Human Security in a Borderless World

By Jennings, Edward D. | Military Review, September-October 2012 | Go to article overview

Human Security in a Borderless World


Jennings, Edward D., Military Review


HUMAN SECURITY IN A BORDERLESS WORLD, Derek S. Reveron and Kathleen A. Mahoney-Norris, Westview Press, Boulder, CO, 2011, 256 pages, $32.00

ALTHOUGH THE STATE has historically exercised primacy in international relations and security matters, the landscape of the dynamic, often ambiguous contemporary operating environment has expanded to include many more nonstate and transnational actors and belligerents. Over the last 20 years, this new "norm" has facilitated a shift in focus of international and national security from classic state-centric security issues to a broader set of issues that center on individuals who have transnational implications.

In Human Security in a Borderless World, authors Derek S. Reveron and Kathleen A. Mahoney-Norris, both experts in the field of national security affairs and national security studies, advocate the concept of human security--a people-centered approach focused on individual human beings and their rights and needs--to examine various security challenges that threaten individuals, societies, and governments from a U.S. policy and security perspective. These challenges include poverty, disease, bad governance (failed or failing states), crime, corruption, and human rights abuses. Historically, the United States has taken a realist approach to national security focusing with other states on hard-power (military, economic) means to protect national interests (sovereignty, territorial integrity, government, institutions, and society).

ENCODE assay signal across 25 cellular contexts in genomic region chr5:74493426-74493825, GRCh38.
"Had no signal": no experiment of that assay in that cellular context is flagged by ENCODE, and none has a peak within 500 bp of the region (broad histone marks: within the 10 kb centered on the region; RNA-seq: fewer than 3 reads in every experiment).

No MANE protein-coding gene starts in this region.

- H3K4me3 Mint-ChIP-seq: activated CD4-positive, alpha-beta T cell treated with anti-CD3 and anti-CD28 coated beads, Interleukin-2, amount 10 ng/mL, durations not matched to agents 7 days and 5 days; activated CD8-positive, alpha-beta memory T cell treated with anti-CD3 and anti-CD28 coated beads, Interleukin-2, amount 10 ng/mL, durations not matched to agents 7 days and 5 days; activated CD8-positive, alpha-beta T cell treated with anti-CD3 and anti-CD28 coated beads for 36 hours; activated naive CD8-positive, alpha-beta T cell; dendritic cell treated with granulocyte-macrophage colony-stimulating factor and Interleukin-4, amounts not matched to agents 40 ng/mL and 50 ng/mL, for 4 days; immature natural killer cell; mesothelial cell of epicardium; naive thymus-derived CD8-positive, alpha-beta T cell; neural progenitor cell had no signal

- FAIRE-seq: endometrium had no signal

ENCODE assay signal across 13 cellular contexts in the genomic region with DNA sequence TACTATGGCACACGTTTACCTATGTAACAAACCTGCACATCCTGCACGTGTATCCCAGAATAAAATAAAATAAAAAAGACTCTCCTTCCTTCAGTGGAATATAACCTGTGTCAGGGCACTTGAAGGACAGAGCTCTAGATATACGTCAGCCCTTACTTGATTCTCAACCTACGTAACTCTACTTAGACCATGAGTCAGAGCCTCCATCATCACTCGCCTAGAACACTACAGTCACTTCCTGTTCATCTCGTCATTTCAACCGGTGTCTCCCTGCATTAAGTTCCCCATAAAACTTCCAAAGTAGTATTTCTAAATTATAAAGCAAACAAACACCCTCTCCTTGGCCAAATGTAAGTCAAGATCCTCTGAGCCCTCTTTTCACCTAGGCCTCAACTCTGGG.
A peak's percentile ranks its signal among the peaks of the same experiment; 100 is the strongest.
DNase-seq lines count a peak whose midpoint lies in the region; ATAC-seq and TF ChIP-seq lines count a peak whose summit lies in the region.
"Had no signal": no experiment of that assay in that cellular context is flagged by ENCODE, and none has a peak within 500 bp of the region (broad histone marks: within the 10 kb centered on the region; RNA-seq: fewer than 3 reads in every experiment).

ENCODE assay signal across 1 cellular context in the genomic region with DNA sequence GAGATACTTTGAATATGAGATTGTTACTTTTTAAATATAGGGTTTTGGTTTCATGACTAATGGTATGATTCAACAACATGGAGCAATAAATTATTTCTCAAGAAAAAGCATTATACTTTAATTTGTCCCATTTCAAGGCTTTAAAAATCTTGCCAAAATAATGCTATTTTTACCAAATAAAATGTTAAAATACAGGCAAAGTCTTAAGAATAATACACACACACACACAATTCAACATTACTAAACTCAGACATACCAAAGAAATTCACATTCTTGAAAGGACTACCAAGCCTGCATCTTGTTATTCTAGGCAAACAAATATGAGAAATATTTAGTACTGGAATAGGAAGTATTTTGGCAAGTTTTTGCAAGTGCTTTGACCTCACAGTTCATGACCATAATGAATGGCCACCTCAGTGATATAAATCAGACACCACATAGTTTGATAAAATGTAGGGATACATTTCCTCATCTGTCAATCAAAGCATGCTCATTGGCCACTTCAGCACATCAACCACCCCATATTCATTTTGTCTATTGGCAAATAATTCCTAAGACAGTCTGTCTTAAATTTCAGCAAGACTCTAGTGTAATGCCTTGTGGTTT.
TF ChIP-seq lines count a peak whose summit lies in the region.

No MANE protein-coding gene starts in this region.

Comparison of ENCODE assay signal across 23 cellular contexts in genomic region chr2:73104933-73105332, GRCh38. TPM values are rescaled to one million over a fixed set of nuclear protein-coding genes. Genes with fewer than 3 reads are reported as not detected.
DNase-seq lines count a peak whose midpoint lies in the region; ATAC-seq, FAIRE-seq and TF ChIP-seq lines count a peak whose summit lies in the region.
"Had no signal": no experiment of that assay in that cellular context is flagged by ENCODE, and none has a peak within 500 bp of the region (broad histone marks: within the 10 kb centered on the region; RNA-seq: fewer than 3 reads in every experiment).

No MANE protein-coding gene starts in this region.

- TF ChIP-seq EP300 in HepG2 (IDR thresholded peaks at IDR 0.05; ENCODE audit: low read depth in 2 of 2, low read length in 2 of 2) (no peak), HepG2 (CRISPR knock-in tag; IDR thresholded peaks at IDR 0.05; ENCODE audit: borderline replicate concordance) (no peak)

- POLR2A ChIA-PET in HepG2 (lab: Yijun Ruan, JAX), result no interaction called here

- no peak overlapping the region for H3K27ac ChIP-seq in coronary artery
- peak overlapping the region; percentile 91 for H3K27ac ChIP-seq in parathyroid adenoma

This approach focused on protecting against the most catastrophic possibilities of nuclear attack and conventional attacks of rogue states. The security environment of the 21st century, complicated by the effects of globalization and economic interdependence, has challenged states to take a more constructivist approach to security focused on using soft power (diplomacy, pursuit of shared values, and human rights) to deal with the most likely threats posed by nonstate actors and transnational challenges. This timely and thought-provoking book's premise is that the only effective way the United States can contend with security concerns is to move beyond the traditional state-centered approach to national security to a broader human-security approach. …

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